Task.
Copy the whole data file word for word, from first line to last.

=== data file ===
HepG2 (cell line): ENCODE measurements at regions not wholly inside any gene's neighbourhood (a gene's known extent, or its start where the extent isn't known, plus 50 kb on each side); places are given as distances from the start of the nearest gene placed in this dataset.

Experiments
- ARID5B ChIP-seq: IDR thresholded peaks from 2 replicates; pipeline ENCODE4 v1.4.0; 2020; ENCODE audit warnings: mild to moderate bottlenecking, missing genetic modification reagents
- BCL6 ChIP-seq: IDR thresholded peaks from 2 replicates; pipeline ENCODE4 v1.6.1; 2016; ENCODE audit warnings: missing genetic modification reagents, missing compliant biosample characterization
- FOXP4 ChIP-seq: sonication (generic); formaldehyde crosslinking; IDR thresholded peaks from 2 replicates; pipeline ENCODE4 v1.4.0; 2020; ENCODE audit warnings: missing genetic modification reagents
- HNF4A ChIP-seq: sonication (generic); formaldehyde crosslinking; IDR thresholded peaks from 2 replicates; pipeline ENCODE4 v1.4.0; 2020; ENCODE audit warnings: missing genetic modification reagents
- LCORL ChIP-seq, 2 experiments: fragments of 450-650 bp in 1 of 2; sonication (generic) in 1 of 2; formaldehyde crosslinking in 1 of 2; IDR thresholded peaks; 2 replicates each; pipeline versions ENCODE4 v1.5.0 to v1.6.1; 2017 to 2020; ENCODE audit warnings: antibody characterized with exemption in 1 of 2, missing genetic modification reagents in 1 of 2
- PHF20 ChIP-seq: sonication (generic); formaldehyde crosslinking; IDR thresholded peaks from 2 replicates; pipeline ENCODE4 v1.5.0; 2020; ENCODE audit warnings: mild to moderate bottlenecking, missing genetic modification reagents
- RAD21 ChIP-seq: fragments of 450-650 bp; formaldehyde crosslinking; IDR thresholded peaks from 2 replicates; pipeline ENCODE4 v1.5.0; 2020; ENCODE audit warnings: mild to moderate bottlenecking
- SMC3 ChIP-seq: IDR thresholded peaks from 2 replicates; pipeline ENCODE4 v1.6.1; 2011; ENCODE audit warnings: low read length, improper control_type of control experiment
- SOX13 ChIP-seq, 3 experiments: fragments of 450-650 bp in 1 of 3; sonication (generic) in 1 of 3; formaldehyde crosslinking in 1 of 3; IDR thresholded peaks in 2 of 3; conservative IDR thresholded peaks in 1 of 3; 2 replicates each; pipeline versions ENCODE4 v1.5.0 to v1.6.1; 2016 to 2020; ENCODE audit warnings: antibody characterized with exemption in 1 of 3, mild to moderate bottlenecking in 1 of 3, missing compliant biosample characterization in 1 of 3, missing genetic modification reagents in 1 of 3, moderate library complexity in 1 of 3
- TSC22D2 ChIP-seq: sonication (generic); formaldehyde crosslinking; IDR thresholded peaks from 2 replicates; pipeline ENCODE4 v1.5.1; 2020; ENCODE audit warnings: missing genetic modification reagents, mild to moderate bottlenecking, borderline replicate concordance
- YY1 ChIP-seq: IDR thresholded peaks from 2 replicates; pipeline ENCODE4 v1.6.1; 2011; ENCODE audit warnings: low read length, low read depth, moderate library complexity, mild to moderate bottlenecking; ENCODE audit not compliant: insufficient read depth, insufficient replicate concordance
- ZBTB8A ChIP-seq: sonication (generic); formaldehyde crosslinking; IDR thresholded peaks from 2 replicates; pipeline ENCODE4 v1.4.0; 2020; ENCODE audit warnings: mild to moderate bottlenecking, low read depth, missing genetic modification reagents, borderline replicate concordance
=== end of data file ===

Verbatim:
HepG2 (cell line): ENCODE measurements at regions not wholly inside any gene's neighbourhood (a gene's known extent, or its start where the extent isn't known, plus 50 kb on each side); places are given as distances from the start of the nearest gene placed in this dataset.

Experiments
- ARID5B ChIP-seq: IDR thresholded peaks from 2 replicates; pipeline ENCODE4 v1.4.0; 2020; ENCODE audit warnings: mild to moderate bottlenecking, missing genetic modification reagents
- BCL6 ChIP-seq: IDR thresholded peaks from 2 replicates; pipeline ENCODE4 v1.6.1; 2016; ENCODE audit warnings: missing genetic modification reagents, missing compliant biosample characterization
- FOXP4 ChIP-seq: sonication (generic); formaldehyde crosslinking; IDR thresholded peaks from 2 replicates; pipeline ENCODE4 v1.4.0; 2020; ENCODE audit warnings: missing genetic modification reagents
- HNF4A ChIP-seq: sonication (generic); formaldehyde crosslinking; IDR thresholded peaks from 2 replicates; pipeline ENCODE4 v1.4.0; 2020; ENCODE audit warnings: missing genetic modification reagents
- LCORL ChIP-seq, 2 experiments: fragments of 450-650 bp in 1 of 2; sonication (generic) in 1 of 2; formaldehyde crosslinking in 1 of 2; IDR thresholded peaks; 2 replicates each; pipeline versions ENCODE4 v1.5.0 to v1.6.1; 2017 to 2020; ENCODE audit warnings: antibody characterized with exemption in 1 of 2, missing genetic modification reagents in 1 of 2
- PHF20 ChIP-seq: sonication (generic); formaldehyde crosslinking; IDR thresholded peaks from 2 replicates; pipeline ENCODE4 v1.5.0; 2020; ENCODE audit warnings: mild to moderate bottlenecking, missing genetic modification reagents
- RAD21 ChIP-seq: fragments of 450-650 bp; formaldehyde crosslinking; IDR thresholded peaks from 2 replicates; pipeline ENCODE4 v1.5.0; 2020; ENCODE audit warnings: mild to moderate bottlenecking
- SMC3 ChIP-seq: IDR thresholded peaks from 2 replicates; pipeline ENCODE4 v1.6.1; 2011; ENCODE audit warnings: low read length, improper control_type of control experiment
- SOX13 ChIP-seq, 3 experiments: fragments of 450-650 bp in 1 of 3; sonication (generic) in 1 of 3; formaldehyde crosslinking in 1 of 3; IDR thresholded peaks in 2 of 3; conservative IDR thresholded peaks in 1 of 3; 2 replicates each; pipeline versions ENCODE4 v1.5.0 to v1.6.1; 2016 to 2020; ENCODE audit warnings: antibody characterized with exemption in 1 of 3, mild to moderate bottlenecking in 1 of 3, missing compliant biosample characterization in 1 of 3, missing genetic modification reagents in 1 of 3, moderate library complexity in 1 of 3
- TSC22D2 ChIP-seq: sonication (generic); formaldehyde crosslinking; IDR thresholded peaks from 2 replicates; pipeline ENCODE4 v1.5.1; 2020; ENCODE audit warnings: missing genetic modification reagents, mild to moderate bottlenecking, borderline replicate concordance
- YY1 ChIP-seq: IDR thresholded peaks from 2 replicates; pipeline ENCODE4 v1.6.1; 2011; ENCODE audit warnings: low read length, low read depth, moderate library complexity, mild to moderate bottlenecking; ENCODE audit not compliant: insufficient read depth, insufficient replicate concordance
- ZBTB8A ChIP-seq: sonication (generic); formaldehyde crosslinking; IDR thresholded peaks from 2 replicates; pipeline ENCODE4 v1.4.0; 2020; ENCODE audit warnings: mild to moderate bottlenecking, low read depth, missing genetic modification reagents, borderline replicate concordance